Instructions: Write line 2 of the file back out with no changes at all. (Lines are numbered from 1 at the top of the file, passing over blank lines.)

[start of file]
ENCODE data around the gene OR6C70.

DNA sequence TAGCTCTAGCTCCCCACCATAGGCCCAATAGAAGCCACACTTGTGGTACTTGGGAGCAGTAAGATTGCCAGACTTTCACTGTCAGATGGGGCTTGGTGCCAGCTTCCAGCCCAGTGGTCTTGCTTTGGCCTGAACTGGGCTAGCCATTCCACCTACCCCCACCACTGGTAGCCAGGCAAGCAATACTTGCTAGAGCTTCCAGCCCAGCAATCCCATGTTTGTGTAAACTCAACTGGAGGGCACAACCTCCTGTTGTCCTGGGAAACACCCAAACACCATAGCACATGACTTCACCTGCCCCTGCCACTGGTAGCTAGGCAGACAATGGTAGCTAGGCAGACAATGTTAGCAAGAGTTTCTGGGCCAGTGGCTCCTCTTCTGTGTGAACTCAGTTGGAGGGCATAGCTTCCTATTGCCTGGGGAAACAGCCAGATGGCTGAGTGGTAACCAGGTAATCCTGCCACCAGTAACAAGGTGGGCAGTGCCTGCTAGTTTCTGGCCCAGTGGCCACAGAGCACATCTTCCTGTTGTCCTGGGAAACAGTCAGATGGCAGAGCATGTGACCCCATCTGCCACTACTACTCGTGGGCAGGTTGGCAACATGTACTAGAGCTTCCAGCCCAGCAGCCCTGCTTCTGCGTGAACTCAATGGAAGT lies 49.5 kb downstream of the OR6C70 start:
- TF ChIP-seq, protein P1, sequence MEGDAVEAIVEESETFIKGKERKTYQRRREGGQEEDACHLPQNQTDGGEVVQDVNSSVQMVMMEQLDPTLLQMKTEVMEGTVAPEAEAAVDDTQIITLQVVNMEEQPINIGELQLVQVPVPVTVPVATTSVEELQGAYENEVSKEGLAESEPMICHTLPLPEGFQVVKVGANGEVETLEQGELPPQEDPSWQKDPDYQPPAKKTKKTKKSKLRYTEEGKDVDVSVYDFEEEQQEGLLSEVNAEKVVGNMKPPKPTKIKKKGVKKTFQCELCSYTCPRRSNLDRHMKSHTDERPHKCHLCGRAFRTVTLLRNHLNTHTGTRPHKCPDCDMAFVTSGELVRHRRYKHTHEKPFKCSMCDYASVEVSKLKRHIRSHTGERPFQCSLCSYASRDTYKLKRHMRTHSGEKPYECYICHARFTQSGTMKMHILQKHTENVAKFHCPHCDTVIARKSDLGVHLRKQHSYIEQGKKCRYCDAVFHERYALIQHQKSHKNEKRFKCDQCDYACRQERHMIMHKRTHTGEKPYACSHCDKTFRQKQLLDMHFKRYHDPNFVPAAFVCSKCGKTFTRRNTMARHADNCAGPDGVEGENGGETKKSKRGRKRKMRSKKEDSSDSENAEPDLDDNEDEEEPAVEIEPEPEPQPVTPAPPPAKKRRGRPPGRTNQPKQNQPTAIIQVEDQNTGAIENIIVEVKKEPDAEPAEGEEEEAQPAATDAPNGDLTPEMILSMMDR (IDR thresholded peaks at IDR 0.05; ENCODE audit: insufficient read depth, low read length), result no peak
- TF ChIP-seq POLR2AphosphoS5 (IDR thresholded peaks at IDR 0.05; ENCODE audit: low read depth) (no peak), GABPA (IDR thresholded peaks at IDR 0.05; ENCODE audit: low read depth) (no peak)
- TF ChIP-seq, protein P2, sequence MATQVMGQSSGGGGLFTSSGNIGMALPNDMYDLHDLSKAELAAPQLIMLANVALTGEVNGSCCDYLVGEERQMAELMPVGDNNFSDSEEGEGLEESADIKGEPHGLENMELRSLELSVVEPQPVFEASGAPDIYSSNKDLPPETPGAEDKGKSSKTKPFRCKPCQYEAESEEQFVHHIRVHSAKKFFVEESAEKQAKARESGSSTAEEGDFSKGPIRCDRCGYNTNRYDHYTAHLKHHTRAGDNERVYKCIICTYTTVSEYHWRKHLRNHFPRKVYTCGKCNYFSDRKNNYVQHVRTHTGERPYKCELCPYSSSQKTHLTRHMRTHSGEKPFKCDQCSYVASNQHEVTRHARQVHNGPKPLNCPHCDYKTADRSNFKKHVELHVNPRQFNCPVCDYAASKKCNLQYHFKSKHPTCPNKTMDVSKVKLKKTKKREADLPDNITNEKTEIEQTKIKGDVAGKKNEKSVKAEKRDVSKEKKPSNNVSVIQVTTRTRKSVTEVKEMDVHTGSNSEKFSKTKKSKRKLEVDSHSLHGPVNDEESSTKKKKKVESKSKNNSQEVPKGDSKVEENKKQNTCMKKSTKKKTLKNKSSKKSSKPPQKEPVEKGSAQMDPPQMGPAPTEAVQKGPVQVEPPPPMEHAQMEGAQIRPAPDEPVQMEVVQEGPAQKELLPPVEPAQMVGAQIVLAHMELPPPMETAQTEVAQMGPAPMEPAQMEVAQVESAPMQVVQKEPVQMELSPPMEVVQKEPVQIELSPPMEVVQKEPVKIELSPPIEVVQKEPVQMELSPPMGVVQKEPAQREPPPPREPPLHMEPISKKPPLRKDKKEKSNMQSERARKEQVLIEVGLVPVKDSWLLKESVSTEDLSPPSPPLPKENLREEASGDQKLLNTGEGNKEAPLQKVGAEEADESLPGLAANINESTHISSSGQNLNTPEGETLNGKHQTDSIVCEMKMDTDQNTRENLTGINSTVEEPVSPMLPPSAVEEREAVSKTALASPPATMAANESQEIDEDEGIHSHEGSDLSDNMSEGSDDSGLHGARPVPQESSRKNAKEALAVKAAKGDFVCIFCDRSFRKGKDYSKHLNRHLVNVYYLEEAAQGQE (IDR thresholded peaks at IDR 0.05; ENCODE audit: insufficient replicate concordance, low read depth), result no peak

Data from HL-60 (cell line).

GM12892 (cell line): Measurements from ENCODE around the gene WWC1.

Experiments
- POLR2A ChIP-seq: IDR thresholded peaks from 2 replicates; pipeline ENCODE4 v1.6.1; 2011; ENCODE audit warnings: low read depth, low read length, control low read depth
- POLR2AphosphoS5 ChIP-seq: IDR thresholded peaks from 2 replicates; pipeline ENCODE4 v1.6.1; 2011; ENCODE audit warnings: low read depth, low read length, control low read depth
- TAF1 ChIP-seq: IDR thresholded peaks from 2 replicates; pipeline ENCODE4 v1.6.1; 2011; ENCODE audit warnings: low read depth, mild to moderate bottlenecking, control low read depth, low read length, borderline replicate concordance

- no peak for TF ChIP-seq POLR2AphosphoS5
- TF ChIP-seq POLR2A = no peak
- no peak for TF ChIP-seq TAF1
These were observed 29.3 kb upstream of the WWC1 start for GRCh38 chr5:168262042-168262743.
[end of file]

DNA sequence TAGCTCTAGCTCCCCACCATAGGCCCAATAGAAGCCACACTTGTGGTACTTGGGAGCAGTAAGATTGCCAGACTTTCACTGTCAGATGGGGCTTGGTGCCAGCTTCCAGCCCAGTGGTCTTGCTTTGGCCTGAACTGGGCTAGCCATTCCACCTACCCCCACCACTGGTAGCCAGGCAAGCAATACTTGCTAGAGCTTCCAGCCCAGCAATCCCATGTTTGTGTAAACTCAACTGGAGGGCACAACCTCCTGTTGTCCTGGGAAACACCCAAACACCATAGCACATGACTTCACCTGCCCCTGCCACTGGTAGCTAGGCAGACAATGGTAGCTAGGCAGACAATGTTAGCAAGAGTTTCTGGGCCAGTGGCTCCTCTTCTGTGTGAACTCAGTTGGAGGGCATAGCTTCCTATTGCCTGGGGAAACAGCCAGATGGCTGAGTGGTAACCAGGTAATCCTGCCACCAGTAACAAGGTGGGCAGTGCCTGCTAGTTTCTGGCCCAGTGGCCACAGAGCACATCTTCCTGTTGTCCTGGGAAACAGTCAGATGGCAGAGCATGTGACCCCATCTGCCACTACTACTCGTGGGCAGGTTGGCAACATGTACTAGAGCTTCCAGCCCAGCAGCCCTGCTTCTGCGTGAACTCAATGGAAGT lies 49.5 kb downstream of the OR6C70 start: